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Three dimensional gait biomechanics following direct anterior total hip arthroplasty : a longitudinal study
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|Title:||Three dimensional gait biomechanics following direct anterior total hip arthroplasty : a longitudinal study|
|Authors:||Vogelpohl, Rachele E.|
|Date Issued:||Dec 2011|
|Publisher:||[Honolulu] : [University of Hawaii at Manoa], [December 2011]|
|Abstract:||Background: The purpose of this study was twofold: 1) to prospectively investigate gait biomechanics following direct anterior (DA) total hip arthroplasty (THA) to identify the short term recovery and time sequence of return to normal gait; and 2) to investigate the force distribution across the surgical and nonsurgical legs and identify any possible asymmetries in dynamic load.|
Methods: Nine THA patients undergoing DA THA and nine control participants of similar mean age, underwent walking gait trials prior to and at three and six weeks after DA THA surgery. Walking biomechanics were collected via a three-dimensional motion capture system, and processed using Nexus software. Selected hip, knee, ankle, thorax, and pelvic kinetic and kinematic data were analyzed.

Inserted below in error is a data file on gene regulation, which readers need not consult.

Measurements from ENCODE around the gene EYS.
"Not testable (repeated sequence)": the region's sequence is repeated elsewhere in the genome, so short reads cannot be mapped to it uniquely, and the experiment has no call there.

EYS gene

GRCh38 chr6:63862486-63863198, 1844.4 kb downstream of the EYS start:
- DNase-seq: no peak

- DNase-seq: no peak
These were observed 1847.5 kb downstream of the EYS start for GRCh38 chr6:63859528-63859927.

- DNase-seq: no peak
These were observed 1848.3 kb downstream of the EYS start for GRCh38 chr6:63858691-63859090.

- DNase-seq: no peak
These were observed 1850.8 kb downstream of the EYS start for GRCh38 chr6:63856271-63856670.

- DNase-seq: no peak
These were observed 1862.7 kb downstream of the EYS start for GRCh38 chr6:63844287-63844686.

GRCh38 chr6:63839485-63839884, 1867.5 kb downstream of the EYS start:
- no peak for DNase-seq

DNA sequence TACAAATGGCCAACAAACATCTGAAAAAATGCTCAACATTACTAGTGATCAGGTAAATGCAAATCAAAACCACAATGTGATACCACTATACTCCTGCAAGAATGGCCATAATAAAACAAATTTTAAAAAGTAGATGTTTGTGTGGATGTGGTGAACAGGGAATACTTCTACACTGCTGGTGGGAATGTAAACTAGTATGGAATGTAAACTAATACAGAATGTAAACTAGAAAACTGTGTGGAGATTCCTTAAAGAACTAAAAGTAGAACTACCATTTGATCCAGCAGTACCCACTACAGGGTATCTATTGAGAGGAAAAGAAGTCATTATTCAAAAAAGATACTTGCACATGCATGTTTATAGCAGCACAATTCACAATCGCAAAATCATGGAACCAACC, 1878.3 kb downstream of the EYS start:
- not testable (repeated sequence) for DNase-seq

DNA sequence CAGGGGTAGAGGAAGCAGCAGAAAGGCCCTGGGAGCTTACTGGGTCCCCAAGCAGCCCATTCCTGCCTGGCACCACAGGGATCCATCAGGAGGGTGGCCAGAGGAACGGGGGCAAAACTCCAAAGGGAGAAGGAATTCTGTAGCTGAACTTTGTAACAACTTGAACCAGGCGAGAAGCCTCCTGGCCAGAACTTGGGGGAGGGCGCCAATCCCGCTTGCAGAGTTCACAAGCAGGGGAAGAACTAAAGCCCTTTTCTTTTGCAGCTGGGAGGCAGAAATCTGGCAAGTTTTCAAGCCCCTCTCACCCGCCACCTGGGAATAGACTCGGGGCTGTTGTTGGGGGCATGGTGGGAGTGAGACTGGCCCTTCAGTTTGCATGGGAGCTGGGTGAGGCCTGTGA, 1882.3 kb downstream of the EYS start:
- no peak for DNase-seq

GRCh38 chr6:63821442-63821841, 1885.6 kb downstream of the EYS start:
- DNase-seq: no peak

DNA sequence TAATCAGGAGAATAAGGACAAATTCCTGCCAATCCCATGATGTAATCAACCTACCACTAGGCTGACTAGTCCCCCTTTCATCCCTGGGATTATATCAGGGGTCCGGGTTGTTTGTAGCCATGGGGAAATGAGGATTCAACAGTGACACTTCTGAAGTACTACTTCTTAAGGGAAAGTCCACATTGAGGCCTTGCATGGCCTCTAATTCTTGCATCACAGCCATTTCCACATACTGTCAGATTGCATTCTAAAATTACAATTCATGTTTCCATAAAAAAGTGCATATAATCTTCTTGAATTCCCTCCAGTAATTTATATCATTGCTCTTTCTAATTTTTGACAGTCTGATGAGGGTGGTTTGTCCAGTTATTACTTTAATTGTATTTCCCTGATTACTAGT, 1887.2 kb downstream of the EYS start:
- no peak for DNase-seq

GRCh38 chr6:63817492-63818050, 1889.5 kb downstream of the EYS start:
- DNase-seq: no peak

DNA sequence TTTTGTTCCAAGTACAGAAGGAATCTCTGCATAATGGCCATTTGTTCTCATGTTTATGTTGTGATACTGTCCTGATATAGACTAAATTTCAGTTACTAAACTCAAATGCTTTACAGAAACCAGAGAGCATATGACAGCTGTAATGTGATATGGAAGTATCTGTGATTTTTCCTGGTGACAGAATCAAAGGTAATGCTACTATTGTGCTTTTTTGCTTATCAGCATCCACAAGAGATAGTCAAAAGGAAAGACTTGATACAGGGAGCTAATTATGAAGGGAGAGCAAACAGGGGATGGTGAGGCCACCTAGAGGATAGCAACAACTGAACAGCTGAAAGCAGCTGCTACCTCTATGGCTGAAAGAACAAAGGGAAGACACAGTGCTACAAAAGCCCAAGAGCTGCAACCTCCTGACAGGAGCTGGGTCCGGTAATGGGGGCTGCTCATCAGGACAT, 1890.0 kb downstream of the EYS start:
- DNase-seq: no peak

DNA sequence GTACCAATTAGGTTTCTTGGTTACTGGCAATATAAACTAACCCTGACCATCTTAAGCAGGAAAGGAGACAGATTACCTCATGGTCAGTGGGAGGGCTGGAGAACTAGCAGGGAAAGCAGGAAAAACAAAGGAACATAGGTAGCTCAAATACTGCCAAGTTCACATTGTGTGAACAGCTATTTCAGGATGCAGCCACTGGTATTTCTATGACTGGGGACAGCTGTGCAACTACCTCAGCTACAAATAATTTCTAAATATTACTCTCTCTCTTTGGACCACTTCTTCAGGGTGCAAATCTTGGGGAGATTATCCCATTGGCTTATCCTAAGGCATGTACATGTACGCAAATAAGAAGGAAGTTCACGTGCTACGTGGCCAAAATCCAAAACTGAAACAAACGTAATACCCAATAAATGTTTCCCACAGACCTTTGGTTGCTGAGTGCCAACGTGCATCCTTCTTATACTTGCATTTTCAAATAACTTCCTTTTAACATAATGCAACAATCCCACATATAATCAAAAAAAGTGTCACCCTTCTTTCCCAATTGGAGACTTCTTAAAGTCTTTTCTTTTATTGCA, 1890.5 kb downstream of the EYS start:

Results: The two-way Repeated Measures Analyses of Variance revealed significant kinematic and kinetic differences in walking gait between the DA THA and the control groups at pre-surgery, and at three and six weeks following surgery. At the six week post-surgery data collection period, DA THA subjects reported decreased hip flexion/extension excursion (p=0.004), hip abduction/adduction excursion (p=0.01), and a decreased contralateral hip excursion (p=0.023) when compared to the control group. Force distribution comparisons between the surgical and non-surgical legs of the DA THA group indicated a significant main effect for hip extension moment, with the lower values across the surgical leg (p=0.023). No other kinetic variables were significantly different between legs.
Conclusions: Short term analysis following DA THA revealed impairments in walking gait at six weeks post-surgery. Hip abduction moment however, was not significantly different from the control group during the pre-surgery or three and six week post-surgery. Also, force distribution comparisons between the surgical and nonsurgical legs revealed lower values in the surgical leg for hip extension moment only. No other joints of the lower extremity were significantly affected.
|Description:||Ph.D. University of Hawaii at Manoa 2011.|
Includes bibliographical references.
|Appears in Collections:||
Ph.D. - Education|
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